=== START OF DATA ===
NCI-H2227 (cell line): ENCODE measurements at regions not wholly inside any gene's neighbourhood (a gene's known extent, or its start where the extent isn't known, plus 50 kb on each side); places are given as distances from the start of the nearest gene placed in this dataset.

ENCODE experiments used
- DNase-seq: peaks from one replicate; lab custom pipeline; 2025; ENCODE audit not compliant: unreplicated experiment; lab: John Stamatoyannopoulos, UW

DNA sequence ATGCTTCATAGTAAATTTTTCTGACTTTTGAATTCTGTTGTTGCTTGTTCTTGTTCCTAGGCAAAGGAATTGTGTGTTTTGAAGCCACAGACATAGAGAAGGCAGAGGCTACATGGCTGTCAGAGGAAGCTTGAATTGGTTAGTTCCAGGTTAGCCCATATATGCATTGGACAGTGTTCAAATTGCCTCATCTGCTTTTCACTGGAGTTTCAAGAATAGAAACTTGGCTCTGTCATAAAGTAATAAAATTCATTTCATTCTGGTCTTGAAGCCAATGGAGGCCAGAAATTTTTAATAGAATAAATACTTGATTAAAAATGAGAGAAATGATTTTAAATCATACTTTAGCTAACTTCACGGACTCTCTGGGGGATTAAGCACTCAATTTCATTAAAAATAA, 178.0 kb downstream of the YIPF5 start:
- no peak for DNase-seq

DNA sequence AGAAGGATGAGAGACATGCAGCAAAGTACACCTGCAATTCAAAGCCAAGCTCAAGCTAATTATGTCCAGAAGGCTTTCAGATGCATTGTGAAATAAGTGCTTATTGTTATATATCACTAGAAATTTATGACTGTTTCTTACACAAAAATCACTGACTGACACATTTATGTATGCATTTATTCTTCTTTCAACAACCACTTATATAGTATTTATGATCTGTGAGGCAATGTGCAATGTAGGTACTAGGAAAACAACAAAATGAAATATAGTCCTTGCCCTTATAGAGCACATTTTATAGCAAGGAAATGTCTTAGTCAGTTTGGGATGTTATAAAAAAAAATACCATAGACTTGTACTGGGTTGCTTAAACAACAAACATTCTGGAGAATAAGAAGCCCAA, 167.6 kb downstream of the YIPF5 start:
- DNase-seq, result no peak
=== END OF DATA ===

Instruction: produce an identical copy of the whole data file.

NCI-H2227 (cell line): ENCODE measurements at regions not wholly inside any gene's neighbourhood (a gene's known extent, or its start where the extent isn't known, plus 50 kb on each side); places are given as distances from the start of the nearest gene placed in this dataset.

ENCODE experiments used
- DNase-seq: peaks from one replicate; lab custom pipeline; 2025; ENCODE audit not compliant: unreplicated experiment; lab: John Stamatoyannopoulos, UW

DNA sequence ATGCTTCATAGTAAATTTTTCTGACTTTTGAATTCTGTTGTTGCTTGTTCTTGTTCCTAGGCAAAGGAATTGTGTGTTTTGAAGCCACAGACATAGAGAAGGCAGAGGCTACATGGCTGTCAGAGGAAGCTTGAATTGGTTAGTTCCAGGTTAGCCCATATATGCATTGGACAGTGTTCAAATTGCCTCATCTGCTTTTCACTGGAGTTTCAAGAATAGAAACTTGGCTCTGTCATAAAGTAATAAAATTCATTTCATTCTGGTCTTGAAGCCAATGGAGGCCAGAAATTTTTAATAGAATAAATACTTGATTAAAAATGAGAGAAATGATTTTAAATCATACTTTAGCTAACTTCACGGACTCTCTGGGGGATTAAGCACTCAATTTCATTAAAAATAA, 178.0 kb downstream of the YIPF5 start:
- no peak for DNase-seq

DNA sequence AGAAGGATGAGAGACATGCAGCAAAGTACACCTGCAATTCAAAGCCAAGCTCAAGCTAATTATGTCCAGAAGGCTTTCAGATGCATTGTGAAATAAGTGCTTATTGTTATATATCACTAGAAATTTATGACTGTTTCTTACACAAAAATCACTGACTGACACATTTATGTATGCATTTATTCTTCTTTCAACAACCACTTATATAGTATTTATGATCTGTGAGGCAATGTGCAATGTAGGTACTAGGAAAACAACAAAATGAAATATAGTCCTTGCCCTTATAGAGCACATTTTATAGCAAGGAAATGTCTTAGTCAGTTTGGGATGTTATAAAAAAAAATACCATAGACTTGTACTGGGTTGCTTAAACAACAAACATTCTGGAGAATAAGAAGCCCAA, 167.6 kb downstream of the YIPF5 start:
- DNase-seq, result no peak